Fibre optic cables contain fibre optics which are a medium to transmit a signal, in this case, electromagnetic wave in the infrared range. As such, they are resistant to electromagnetic interference, and their special feature is the ability to transfer data with huge throughput, up to hundreds of Gib/s.
Detailed construction of a fibre optic cable depends on the specific application (method and place of installation, and a distance at which transmission will occur), but in general, there are several components:
- optional central element
- fibre optic
- protective tube
- external shell
Depending on the number of sent fibre optic modes (waves), fibre optics are divided into single-mode and multi-mode.
Single-mode optic fibres are characterized with low dispersion and attenuation, making them suitable for transmission at long distances. Due to the minimum attenuation, in telecommunications a wavelength of 1550 nm (III transmission window) and 1310 nm (II transmission window) are used to transmission. Single-mode fibre optics allow to transmit in xWDM technology, which allows to achieve throughput of Tib/s.
In the literature and fibre optic cables specificatione one can meet the following designations of single-mode fibres: 9/125, SM, G.652, G.653, G. 655, G. 657 A, G. 657 B. In the fibre optic cables produced by TELE-FONIKA Kable, these type fibres are marked with J (fibred with unmoved dispersion), and Jn (fibres with non-zero dispersion).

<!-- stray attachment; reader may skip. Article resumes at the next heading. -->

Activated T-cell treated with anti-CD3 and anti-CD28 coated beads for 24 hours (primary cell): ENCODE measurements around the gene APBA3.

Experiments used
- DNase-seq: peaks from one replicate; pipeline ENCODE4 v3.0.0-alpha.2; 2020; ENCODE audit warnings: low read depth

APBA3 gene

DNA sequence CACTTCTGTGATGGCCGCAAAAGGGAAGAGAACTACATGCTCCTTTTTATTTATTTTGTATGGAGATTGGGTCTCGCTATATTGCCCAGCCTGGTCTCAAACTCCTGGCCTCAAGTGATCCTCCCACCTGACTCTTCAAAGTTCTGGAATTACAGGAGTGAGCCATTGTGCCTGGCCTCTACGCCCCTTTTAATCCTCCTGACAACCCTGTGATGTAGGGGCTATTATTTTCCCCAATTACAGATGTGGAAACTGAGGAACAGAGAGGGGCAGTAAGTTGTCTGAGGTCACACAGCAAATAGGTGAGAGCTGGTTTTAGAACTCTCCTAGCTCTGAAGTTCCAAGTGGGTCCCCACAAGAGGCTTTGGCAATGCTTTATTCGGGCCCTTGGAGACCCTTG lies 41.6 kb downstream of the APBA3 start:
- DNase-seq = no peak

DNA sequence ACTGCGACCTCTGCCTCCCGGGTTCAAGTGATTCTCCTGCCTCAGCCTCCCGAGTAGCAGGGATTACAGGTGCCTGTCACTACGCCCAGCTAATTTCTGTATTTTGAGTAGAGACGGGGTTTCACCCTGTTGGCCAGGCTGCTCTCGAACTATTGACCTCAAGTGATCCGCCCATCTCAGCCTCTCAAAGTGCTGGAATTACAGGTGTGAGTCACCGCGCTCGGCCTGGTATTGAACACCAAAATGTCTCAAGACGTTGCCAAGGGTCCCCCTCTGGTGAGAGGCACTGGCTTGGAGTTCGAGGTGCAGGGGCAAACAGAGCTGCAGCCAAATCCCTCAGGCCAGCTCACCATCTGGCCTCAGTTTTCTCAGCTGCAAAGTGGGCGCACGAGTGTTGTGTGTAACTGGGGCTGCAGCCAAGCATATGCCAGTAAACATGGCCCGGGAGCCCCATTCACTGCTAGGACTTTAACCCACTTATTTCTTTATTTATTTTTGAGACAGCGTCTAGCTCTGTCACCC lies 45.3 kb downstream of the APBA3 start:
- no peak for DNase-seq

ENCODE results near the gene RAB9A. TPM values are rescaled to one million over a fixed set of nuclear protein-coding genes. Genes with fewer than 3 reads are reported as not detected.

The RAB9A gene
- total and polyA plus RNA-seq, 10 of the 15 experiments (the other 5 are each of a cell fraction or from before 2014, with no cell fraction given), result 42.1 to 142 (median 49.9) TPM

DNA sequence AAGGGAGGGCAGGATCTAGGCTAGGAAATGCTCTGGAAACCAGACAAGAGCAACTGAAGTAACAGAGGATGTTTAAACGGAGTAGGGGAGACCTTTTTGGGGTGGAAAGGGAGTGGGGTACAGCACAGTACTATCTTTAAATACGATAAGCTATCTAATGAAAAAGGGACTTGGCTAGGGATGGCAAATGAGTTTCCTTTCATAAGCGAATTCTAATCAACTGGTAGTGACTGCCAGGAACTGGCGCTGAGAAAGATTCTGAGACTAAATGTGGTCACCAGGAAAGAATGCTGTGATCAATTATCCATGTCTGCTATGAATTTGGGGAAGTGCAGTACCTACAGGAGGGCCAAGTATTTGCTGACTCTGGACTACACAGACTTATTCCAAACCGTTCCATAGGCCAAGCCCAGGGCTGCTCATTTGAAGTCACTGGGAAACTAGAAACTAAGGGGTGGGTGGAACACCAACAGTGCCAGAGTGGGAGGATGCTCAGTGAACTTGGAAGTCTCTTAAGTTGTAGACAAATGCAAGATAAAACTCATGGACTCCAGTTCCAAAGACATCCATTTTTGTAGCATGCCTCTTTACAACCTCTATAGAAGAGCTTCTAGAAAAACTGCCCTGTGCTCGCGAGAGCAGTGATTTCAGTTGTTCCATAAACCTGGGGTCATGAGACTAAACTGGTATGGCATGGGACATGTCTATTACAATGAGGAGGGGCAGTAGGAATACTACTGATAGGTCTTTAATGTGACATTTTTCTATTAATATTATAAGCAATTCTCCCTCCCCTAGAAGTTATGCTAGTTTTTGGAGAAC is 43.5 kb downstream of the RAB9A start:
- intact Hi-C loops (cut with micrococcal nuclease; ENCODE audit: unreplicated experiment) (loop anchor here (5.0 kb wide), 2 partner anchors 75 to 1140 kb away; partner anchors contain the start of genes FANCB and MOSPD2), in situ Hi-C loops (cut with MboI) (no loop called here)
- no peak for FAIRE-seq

Multi-mode fibres carry a number of light modes. Because of the dispersion, they are mainly used to transmit at a short distance, e.g. within one building. The wavelength of 850 nm and 1300 nm are used to throughput.
Marks of the multi-mode cables include a diameter of the fibre core and a covering protective layer (so-called coat), e.g. fibre marked as 50/125 has a core with a diameter of 50 μm and a coat with a diameter of 125 μm. G 50 mark is used alternatively. 62.5/125 is another common multi-mode fibre, alternatively marked as G 62.5.
Due to the construction and application of fibre optic cables, they can be divided into:
internal - used inside buildings or structures, e.g. tunnels
external - used outside buildings. This category includes self-supporting cables, cables used in sewerage system, and cables of special applications.
universal - due to their design, they can be used both in internal and external systems